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Michael Jackson's death shocking, say Oklahomans

GENE TRIPLETT and MATTHEW PRICE Modified: June 26, 2009 at 10:27 am •  Published: June 25, 2009
LOS ANGELES — Michael Jackson, who became known the world over as the “King of Pop” before his life and career deteriorated in a freakish series of scandals, died Thursday in a Los Angeles hospital. He was 50.

The circumstances of Jackson's death were not immediately clear. Jackson was not breathing when Los Angeles Fire Department paramedics responded to a call at his Los Angeles home about 12:30 p.m., Capt. Steve Ruda told the Los Angeles Times. The paramedics performed CPR and took him to the hospital, Ruda told the newspaper.

“It's completely shocking isn't it?” said Derek Brown, 27, executive assistant to the CEO at the Academy of Contemporary Music at the University of Central Oklahoma and a member of the local band Crocodile.

Brown's wife and bandmate, Rachael Brown, 27, said she cried when she heard the news of Jackson's death.

“Oh, man, I'm so bummed,” she said. “I just absolutely love Michael Jackson. ... He influences what I write now ... The last time I cried about something like this, I cried when (famous New York nightclub) CBGB's closed, and when (Thursday news broadcasts) started playing his videos, oh man, it was rough.”

Jackson's death brought a tragic end to a long, bizarre decline from his peak in the 1980s, when he was popular music's premier performer, a uniter of black and white music who shattered the race barrier on MTV, dominated the charts and dazzled even more on stage.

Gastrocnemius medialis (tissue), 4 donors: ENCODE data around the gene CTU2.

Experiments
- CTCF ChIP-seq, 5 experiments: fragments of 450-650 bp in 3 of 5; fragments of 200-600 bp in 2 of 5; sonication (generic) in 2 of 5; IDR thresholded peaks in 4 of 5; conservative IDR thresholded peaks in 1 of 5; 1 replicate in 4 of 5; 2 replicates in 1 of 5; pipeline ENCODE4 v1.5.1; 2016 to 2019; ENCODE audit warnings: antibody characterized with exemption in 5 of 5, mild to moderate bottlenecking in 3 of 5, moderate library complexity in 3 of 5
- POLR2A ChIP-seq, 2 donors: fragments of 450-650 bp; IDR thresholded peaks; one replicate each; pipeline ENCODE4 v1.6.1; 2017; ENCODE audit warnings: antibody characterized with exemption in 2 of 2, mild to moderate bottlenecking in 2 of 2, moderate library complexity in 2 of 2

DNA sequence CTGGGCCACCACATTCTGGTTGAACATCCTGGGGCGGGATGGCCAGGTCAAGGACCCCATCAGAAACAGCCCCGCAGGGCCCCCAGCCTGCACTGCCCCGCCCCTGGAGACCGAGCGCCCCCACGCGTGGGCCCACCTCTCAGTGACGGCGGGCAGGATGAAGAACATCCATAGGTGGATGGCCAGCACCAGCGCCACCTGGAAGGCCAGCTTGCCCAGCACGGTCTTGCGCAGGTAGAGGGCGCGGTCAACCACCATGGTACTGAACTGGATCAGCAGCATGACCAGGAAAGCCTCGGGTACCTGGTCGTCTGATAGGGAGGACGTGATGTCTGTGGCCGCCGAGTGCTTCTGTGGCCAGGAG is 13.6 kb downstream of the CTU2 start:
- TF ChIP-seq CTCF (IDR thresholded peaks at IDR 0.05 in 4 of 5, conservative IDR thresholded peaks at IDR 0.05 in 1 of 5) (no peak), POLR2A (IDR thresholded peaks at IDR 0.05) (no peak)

“His influence on popular music and popular culture was, aside from Elvis and the Beatles, ... the most of all-time,” said Travis Searle, 28, owner of Guestroom Records in Norman and Oklahoma City.

Jackson began as a child performer in Gary, Ind., with the Jackson 5, which included his brothers Jackie, Tito, Jermaine and Marlon. The Jackson 5 performed at the Tulsa Assembly Center in July 1972 and at the Myriad in March 1973.

Jackson's “Off the Wall,” released in 1979, was produced with Quincy Jones and contained four No. 1 hits.

Oklahoman entertainment writer George Lang said ‘Off the Wall' supplied a dignified coda for the disco era.

“With Jackson's new maturity as a vocalist, ‘Off the Wall' generated a perfect storm of pop,” wrote Lang in March.

Brown said Jackson has been one of his biggest musical influences.

“(Crocodile is) totally guilty of having ‘Off the Wall' in the control room, trying to make sure the snare and kick drum sound the exact same way or as close as possible to that we could get it to some of that stuff on ‘Off the Wall'.”

Jackson's 1982 album “Thriller” — which included the blockbuster hits “Beat It,” “Billie Jean” and “Thriller” — remains the biggest-selling album of all time, with more than 26 million copies.

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